Thursday, June 16, 2011

Red Bumps on a Silver Maple Leaf - Maple Bladder Galls

These red bumps on this Silver Maple Leaf are Maple Bladder Galls, caused by the minute mite Vasates quadripedes.  I won't go into much detail about galls or the mite that creates these galls in this post. If you want more information, go to this site from Penn State University or this site from Washington State University.  I looked at a number of these galls under my dissecting scope to see the Eriophyoid mites that cause them.  Below is what I found.

The picture above is a cross section of one of the galls.  They are hollow on the inside, with the inner surface being lobed or bumpy.

This is a view of the gall with the top cut off.  Inside of almost all of the galls were many tiny eggs or immature mites (I'm not really sure which) that didn't move and resembled miniature, yellowish, translucent grains of rice.  Also, in most galls there were larger, miniature, translucent grains of rice that did move and had legs or other appendages.  Some of the galls had very active mites that sort of got away from the rice resemblance, but they were still very minute and just as translucent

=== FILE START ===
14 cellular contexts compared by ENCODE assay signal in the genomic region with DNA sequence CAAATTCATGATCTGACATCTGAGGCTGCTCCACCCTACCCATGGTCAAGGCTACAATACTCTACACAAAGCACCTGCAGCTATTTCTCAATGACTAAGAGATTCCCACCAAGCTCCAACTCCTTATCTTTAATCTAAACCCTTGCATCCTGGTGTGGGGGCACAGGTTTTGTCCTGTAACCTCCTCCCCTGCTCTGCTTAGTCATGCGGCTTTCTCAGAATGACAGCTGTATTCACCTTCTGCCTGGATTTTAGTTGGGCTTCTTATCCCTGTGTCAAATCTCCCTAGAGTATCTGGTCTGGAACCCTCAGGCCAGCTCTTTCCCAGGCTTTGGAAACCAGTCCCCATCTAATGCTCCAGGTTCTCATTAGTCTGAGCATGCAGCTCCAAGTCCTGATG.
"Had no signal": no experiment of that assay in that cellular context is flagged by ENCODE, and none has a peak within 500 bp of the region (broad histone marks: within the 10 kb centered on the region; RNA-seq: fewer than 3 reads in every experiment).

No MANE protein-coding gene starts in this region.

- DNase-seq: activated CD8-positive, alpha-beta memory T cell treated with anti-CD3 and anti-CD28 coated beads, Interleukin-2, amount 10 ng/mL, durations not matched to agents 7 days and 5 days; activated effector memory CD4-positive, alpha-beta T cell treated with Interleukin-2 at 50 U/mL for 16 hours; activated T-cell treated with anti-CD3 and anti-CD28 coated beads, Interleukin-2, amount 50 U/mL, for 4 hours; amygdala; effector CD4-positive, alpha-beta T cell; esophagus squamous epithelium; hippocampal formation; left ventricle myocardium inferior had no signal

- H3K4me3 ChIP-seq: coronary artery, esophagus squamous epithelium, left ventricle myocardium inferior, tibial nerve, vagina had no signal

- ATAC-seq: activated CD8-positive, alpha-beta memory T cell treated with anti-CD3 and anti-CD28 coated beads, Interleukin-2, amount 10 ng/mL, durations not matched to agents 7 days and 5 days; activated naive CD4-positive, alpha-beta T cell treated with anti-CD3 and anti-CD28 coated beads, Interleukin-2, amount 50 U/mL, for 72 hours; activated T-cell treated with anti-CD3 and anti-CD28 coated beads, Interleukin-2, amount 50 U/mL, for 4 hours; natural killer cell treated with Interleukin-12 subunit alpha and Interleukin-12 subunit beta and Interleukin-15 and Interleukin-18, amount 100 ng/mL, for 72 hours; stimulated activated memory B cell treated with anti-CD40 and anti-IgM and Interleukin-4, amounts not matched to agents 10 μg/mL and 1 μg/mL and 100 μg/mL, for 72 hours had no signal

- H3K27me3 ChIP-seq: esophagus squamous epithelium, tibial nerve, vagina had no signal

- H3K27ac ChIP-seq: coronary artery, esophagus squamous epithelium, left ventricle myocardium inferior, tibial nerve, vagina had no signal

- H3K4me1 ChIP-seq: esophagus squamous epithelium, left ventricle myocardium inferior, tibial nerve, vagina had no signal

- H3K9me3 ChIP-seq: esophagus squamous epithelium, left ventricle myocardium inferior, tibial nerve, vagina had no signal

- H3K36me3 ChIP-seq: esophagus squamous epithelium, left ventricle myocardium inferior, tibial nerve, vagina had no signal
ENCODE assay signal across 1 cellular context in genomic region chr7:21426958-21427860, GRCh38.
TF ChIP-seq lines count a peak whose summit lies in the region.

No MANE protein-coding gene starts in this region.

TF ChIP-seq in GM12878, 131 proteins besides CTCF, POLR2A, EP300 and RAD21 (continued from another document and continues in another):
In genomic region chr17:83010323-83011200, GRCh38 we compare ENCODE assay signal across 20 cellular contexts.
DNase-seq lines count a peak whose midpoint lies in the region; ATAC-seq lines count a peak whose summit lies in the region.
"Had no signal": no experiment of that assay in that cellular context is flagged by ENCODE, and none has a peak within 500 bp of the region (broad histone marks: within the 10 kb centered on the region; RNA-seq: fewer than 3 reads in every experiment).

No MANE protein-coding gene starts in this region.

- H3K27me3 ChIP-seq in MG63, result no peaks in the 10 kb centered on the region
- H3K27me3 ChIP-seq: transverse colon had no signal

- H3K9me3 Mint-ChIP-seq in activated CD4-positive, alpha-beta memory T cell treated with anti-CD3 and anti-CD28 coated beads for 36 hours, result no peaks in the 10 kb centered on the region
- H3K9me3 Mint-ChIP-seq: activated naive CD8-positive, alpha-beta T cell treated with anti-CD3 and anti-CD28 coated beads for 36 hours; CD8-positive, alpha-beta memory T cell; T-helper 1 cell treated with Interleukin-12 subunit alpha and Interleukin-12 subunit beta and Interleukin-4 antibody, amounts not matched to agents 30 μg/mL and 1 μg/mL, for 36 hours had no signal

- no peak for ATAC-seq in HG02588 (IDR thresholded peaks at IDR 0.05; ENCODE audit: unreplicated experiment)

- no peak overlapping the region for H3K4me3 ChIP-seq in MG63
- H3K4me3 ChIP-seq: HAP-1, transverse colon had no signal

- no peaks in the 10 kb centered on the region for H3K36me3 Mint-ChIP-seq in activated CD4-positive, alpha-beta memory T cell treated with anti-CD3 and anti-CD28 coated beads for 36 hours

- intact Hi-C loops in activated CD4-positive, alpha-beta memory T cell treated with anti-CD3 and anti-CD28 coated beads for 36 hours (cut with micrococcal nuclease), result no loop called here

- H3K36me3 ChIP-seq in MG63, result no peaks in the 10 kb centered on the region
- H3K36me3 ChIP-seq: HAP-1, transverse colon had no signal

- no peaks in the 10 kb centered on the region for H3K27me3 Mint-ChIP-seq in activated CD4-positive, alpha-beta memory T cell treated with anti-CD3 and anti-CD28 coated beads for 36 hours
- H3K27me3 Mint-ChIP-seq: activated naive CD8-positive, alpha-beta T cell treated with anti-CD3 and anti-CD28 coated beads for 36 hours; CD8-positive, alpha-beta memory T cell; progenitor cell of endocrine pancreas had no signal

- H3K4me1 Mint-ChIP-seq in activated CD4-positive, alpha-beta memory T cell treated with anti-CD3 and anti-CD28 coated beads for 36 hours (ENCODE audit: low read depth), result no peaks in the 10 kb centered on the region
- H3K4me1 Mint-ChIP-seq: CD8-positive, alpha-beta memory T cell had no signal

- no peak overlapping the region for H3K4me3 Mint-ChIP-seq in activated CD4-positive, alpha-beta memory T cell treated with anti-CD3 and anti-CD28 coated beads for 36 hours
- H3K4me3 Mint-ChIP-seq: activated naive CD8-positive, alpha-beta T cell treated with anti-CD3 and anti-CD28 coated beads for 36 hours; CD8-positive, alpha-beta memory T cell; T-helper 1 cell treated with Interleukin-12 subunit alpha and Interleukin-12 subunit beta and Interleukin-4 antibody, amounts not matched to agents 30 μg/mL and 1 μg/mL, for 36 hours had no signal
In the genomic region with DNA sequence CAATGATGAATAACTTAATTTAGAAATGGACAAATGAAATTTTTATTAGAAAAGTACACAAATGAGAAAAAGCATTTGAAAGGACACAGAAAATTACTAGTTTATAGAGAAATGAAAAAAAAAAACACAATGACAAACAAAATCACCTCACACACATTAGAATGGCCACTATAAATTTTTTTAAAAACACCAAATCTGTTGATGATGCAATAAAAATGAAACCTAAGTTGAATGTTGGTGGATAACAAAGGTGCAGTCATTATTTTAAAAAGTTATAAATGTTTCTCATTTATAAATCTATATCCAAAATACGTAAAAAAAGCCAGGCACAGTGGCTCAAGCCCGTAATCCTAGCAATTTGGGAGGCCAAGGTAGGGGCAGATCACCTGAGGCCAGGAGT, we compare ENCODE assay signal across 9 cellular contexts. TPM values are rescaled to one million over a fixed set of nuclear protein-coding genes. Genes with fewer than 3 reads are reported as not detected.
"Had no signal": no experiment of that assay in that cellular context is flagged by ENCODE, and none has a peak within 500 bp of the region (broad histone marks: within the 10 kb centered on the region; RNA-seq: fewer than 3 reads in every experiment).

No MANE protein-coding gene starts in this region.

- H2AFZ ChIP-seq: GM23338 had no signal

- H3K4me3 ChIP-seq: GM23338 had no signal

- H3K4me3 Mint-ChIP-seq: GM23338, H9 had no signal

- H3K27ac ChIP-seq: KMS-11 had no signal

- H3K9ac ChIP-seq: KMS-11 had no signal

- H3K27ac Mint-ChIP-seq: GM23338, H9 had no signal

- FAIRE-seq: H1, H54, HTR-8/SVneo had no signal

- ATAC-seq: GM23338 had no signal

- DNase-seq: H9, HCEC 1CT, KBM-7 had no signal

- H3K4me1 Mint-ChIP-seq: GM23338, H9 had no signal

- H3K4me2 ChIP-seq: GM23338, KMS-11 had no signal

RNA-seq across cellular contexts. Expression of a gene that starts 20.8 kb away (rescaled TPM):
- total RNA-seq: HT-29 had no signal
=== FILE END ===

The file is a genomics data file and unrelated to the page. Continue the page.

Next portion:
According to the sources that I consulted, Eriophyoid mites have two pairs of legs and in this case, are carrot shaped.  The ones that I saw moving about seemed to have more legs and weren't always what I would call carrot shaped, but they were so small that I had my dissecting scope zoomed in all of the way and it was tough to keep them in focus.  I've never looked into a gall with magnification before; it was fascinating to see this hidden space. 

I read that the mites enter the leaf through the underside, and that a small hole can be seen under the gall where the mite entered the leaf and began feeding.  I looked and the holes were not only visible under the scope, but were visible to the unaided eye.  But what really caught my eye under the scope was the venation of the leaf.  I was really surprised at how beautiful the colors and patterns of the leaf veins were with the magnification of the dissecting scope.